GVV: My best friend Rachael! She is always enthusiastic about what I write, no matter what, which is what I need in a first read in order to keep going.

What is a book you’ve read more than twice (and would read again)?

GVV: The Artist’s Way by Julia Cameron. It’s my go-to book when my writing is stagnant, it never gets old.

What is the most memorable reading you have attended?

GVV: I heard Rafael Alvarez give a reading in the basement of an art studio on a rainy night. It was a tiny crowd from Highlandtown (Alvarez’s “Holy Land”) and he was absolutely in his element. He was so passionate about his love for Baltimore, it was highly contagious.


Join Patti Ross and Gwen Van Velsor for an evening of reading and open mic on February 9th at 7 pm!

 

 

 

 

 

Suhani and Rebecca host Teen Open Mic on July 17th

HoCoPoLitSo is proud to support the Open Mic Teen Reading Series. The event’s organizers are Suhani Khosla and Rebecca Ledger, rising seniors at Atholton High School who share a passion for literature and poetry. They pursue this interest by organizing creative writing events at school.  With this open mic event, Suhani and Rebecca hope to bring together middle and high school students to share their literary talents with the community. A variety of pieces can be shared, ranging from short stories to poetry. The organizers hope that in light of current events, this event will provide a safe environment and an outlet for creative expression for young poets and writers.

The format is an Open Mic, and participants should RSVP by emailing khoslasuhani@gmail.com and rebecca14122002@yahoo.fr before July 17th. The first reading will take place on July 17th at 7pm.  Google Meet code: meet.google.com/btd-fokf-gqc.

Get to know our organizers, Suhani and Rebecca:

Why do you write? Or, what drives you or motivates you to write?
S: I write to express myself and explore a creative outlet.
R: I use writing as an escape from every day life. I find writing to be a sanctuary for me.
Who in your life gets to read the first of your writing?
S: People who usually first see my writing are my family members and friends, and also some people who are willing to look over and edit.
R: My cousin, who is also my best friend, reads the first of my writing.
Do you have any consistent writing rituals
S: When I prepare to write, I listen to music and start drafting at night. I look over what I wrote in the morning to finalize.
R: I usually write in my room late at night or when I have any down time. I usually listen to music or sometimes even audio recordings of poems to channel my creativity.
What is a book you’ve read more than twice?
S: I read 1984 by George Orwell three times. I really liked Orwell and Huxley’s work, or any dystopian novel.
R: I read To Kill A Mockingbird by Harper Lee twice. It’s one of my favorite books and to this day. I still sometimes flip back to my favorite passages.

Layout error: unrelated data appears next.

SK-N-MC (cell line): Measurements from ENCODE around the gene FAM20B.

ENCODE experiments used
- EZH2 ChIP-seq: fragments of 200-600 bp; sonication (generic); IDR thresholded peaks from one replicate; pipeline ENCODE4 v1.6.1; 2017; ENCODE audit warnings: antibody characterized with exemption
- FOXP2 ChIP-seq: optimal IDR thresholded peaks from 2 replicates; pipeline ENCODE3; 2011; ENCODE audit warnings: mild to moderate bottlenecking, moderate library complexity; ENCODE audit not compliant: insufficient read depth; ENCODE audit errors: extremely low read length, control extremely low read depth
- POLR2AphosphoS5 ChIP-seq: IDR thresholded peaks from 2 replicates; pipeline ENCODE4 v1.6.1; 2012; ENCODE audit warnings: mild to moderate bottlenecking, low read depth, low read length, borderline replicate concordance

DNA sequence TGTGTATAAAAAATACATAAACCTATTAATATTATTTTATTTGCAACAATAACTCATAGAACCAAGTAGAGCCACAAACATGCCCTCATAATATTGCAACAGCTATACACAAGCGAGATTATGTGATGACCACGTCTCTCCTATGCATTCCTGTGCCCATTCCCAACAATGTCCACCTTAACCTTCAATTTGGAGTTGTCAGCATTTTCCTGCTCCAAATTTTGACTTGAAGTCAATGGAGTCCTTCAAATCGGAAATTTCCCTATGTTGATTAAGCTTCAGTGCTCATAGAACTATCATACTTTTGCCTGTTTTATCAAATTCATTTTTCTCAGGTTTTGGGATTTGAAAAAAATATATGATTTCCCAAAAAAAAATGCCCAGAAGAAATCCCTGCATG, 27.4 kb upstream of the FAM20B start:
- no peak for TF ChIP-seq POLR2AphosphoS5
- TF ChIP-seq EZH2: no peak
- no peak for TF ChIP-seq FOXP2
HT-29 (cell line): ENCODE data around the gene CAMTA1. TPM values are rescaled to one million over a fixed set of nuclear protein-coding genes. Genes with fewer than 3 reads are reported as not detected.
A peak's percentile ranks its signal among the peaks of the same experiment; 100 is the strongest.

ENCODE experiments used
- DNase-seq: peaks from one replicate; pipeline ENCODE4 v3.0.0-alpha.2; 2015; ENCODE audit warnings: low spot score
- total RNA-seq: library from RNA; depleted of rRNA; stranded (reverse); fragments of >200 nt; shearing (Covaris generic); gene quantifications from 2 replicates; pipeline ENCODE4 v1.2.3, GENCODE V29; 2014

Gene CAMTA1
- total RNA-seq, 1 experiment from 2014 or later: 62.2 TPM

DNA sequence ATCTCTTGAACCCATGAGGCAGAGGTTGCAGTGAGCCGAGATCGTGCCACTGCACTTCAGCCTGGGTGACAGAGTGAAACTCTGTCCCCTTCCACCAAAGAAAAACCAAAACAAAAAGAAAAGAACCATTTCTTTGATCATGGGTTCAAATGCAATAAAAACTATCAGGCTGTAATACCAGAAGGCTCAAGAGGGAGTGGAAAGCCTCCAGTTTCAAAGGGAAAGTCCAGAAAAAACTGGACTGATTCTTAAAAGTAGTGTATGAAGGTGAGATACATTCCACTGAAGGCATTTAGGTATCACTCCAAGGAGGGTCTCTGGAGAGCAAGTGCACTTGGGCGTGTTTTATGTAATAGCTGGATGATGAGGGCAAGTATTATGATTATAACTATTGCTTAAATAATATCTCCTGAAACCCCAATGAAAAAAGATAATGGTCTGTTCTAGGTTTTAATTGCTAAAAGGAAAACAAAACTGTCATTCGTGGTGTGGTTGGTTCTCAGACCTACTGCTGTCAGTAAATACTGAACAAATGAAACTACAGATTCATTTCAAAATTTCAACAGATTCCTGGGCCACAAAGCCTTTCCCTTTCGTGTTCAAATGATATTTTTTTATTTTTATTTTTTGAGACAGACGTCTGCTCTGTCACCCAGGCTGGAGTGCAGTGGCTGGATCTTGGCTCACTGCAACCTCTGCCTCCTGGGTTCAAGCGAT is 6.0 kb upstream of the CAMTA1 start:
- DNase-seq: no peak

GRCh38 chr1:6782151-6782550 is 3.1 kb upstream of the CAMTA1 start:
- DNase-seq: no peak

What made you want to organize this event?
S: To bring  the community together during these rough times. Poetry can help with expressing concerns and opinions in a safe environment.
R: To give people the opportunity to express themselves through poetry, especially in these difficult times.

Wilde Readings Quick Six with Rissa Miller

Rissa Miller, author of Goodnight, Poet: Poems to Share at Bedtime

Occasionally, the writers who read at the Wilde Readings will answer our six burning questions about their craft and literary favorites. This month, Rissa Miller, who read at Wilde Readings on February 11th, answers our questions.  Ms. Miller is hosting a free poetry workshop at the Nest in Clarksville on February 12th at 7 pm.

Who is the person in your life (past or present) that shows up most often in your writing?

I’d like to say something more honorable or romantic, but if poets seek truth, I must confess – it’s myself. All things I write, whether poetry, fiction, article, or essay have some part of me in them. Many people have influenced my writing. There are high school English teachers whose voices still echo in my mind as I write; a particularly tough professor will always be with me. She didn’t allow me to use the word “that.” Of course, my friends, family, husband, animal companions – each life that has held my heart, as well as enemies and those who hurt me, will always show up in my writing. They are the souls that formed my voice.r

Where is your favorite place to write?

Anywhere quiet. Home, work, libraries, coffee shops, laundromats. I’m not particular. I’ve written on napkins in cafes, walked out of meetings to write poems in the bathroom at jobs, and scrawled in ballpoint pen up my own arm at stoplights in the car.

Do you have any consistent pre-writing rituals?

Hot green tea. It’s more of a life ritual, I always have hot green tea, even when working out. But writing almost cannot happen without a mug besides me, gently filling the air with steam and subtle verdant aroma.

Who always gets a first read?

My husband, Nathaniel. Well, sometimes our dog, The Dude, hears me read aloud first. After them, my critique group, Ali, Melisa and Robin, see things in early stages.

What is a book you’ve read more than twice (and would read again)?